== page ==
So far this year 1,118 cases and 41 deaths have been reported, representing "the highest numbers of West Nile virus disease cases reported to CDC through the third week in August since West Nile virus was first detected in the United States in 1999," Centers for Disease Control and Prevention vector-borne diseases Director Dr. Lyle Petersen told reporters in a phone news conference. "In comparison, one month ago, there were only 25 people with West Nile virus disease reported to the CDC."
"People around the country are understandably very concerned about the outbreak -- especially in hard-hit areas like Texas, where almost half of the cases have been reported," he said, adding the number of reported cases is "trending upward in most states, including Texas."
Doctors are not clear about why this is turning into the worst year nationally for the virus, Petersen said. Hot weather is known to increase transmission, he said, and researchers speculate the mild winter, combined with an early spring and very hot summer, made worse by a severe drought, produced the right conditions for massive mosquito breeding and the spread of the virus.
Mosquitoes catch the virus when they bite infected birds. They then pass it on to people.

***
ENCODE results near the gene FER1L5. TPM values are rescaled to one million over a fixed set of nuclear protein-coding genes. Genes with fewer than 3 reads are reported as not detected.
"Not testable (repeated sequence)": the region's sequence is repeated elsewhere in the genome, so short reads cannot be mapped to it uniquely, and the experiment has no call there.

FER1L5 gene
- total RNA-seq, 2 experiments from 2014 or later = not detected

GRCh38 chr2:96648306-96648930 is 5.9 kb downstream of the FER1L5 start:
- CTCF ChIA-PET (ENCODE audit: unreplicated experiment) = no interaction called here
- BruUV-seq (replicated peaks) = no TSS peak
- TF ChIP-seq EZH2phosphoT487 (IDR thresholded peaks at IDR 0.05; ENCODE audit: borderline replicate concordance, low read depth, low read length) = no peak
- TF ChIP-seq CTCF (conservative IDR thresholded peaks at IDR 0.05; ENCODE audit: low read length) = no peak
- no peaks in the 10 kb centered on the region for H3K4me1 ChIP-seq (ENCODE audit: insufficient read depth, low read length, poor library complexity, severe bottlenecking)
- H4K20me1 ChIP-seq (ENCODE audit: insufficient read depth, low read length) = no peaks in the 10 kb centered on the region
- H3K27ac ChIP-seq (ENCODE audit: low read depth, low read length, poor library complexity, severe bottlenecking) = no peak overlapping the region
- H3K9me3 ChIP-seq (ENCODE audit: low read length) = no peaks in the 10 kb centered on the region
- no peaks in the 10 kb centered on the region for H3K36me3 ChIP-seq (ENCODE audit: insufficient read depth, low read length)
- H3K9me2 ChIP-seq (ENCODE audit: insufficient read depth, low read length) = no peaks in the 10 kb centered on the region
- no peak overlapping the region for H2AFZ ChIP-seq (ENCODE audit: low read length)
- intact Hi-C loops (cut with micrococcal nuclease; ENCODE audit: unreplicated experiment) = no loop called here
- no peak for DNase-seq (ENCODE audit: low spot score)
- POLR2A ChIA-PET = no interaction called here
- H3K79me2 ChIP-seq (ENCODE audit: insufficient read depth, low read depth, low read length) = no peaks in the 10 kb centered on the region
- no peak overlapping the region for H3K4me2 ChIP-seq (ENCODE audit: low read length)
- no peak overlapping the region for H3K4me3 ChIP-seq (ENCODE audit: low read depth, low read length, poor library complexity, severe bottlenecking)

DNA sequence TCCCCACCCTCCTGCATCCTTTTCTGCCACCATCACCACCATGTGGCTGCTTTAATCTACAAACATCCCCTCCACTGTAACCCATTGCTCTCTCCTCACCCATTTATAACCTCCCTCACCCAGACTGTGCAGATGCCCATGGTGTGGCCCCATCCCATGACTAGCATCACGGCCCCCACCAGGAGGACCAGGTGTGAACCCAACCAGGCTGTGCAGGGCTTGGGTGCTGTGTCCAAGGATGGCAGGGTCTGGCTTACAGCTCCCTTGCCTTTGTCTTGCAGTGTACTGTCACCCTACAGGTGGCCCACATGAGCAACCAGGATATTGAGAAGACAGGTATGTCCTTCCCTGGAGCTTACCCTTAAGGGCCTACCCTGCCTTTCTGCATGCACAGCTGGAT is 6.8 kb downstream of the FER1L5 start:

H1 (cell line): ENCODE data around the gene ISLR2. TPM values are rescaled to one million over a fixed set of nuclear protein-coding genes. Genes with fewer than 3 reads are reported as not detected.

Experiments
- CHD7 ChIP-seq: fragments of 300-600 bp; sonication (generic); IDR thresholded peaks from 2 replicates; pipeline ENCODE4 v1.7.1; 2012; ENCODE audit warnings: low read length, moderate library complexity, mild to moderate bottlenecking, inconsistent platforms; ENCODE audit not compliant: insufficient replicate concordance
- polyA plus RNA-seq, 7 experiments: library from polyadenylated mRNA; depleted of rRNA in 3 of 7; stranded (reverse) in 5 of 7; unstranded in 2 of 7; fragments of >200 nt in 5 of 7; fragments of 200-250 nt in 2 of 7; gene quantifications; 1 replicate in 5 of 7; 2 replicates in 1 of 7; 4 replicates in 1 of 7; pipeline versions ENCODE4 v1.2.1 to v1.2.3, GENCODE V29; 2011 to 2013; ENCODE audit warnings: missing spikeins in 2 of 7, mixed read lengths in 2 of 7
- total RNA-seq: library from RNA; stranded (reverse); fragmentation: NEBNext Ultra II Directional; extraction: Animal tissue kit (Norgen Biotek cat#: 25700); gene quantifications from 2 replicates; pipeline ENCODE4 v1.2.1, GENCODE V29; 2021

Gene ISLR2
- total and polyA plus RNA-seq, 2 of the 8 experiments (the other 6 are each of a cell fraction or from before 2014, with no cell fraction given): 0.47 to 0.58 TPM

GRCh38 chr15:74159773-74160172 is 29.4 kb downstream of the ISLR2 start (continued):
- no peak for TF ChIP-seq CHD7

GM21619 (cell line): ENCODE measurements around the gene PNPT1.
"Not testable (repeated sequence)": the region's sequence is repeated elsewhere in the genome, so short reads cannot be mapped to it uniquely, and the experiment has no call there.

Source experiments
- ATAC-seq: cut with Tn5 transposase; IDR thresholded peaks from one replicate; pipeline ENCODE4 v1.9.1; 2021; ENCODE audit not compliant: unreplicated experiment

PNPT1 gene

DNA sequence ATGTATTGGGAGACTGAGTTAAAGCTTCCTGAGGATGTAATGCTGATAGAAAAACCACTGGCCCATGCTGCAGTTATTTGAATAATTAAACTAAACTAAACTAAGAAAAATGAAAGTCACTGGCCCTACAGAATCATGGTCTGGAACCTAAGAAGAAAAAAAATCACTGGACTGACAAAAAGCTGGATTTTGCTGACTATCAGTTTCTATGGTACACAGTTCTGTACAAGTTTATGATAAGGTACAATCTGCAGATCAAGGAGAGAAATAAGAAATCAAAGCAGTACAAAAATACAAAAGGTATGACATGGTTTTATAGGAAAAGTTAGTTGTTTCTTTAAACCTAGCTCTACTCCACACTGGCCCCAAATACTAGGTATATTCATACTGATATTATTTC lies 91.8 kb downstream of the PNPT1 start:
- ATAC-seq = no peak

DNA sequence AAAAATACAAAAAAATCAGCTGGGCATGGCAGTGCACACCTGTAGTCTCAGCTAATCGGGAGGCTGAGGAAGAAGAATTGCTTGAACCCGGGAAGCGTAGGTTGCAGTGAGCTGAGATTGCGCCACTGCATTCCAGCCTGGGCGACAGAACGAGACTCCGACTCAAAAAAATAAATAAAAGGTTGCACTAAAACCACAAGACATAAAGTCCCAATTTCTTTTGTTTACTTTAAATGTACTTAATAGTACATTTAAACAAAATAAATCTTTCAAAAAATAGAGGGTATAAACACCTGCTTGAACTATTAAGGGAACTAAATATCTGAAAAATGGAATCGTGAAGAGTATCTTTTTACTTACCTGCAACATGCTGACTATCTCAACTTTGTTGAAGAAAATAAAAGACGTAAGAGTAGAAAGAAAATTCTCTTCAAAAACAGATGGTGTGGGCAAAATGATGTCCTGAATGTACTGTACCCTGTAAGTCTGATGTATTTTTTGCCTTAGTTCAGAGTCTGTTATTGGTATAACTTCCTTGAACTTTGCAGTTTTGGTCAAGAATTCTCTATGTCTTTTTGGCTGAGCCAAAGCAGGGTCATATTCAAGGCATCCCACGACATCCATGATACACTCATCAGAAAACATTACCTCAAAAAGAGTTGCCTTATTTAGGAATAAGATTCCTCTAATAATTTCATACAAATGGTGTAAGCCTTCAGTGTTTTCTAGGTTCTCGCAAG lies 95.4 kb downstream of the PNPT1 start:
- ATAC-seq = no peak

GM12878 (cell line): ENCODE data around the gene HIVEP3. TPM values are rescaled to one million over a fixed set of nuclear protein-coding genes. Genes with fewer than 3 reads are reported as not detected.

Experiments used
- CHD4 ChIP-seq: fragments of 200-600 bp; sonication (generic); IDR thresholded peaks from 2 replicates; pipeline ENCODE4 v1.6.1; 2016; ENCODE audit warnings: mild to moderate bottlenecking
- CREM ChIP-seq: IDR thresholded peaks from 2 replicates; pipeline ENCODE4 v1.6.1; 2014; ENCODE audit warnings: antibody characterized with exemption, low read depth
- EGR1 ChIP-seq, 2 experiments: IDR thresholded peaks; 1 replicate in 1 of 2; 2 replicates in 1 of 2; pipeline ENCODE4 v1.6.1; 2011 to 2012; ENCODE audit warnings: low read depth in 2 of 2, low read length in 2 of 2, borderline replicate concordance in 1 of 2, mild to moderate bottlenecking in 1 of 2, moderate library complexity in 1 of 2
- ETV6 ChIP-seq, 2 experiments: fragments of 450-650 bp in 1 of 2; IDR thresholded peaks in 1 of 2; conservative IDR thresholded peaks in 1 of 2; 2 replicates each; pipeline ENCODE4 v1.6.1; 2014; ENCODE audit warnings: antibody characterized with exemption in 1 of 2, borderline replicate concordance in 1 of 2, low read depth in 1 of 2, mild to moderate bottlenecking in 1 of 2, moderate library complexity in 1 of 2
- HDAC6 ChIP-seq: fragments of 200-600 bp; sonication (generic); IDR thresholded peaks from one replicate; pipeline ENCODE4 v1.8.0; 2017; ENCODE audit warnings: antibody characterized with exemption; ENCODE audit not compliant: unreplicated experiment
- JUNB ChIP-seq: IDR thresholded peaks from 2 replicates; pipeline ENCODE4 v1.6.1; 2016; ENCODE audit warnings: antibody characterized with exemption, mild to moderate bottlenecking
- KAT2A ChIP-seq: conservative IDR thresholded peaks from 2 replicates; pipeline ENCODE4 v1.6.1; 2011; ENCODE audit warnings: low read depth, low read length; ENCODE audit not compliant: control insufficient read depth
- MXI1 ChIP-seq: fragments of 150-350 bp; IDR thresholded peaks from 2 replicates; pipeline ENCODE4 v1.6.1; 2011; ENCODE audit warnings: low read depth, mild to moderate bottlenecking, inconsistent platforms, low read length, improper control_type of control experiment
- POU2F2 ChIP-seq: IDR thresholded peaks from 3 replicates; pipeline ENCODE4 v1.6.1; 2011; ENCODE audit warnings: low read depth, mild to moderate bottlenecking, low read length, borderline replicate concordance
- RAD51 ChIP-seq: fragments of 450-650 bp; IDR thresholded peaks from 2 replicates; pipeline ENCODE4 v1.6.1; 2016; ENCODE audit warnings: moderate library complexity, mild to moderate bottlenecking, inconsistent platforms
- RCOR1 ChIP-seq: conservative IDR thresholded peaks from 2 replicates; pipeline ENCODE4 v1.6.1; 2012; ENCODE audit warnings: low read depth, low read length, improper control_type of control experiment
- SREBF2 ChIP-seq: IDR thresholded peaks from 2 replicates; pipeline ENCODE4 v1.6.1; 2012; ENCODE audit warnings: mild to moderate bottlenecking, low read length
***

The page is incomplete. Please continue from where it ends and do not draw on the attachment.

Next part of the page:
The infection has been found in mosquitoes or birds in 47 states, with about 75 percent of cases in Texas, Mississippi, Louisiana, South Dakota and Oklahoma, Petersen said. Texas alone recorded 25 West Nile deaths so far, said Texas state Health Commissioner Dr. David Lakey, who was also on the call.
The only states not reporting West Nile activity are Alaska, Hawaii and Vermont.
About 80 percent of West Nile virus infections in people present no symptoms. But nearly 20 percent of infected people develop a fever, headache, body ache, vomiting, swollen lymph glands or a skin rash, which officials refer to as "West Nile fever."
About 1 in every 150 infected people can develop severe illnesses, including high fever, convulsions, vision loss, paralysis, coma and permanent or fatal neurological effects including encephalitis or meningitis -- acute inflammation of the brain or of the protective membranes covering the brain and spinal cord.
It takes two to three weeks for symptoms to develop, so the agency said it expects the number of reported cases will increase through the end of September.
In 2003, the previous record year, it reported 264 deaths.
No vaccine or drug specifically targets the virus, so health authorities advise people to take precautions to avoid getting bitten.
More than 30,000 people in the United States have come down with the West Nile virus since 1999, CDC figures indicate.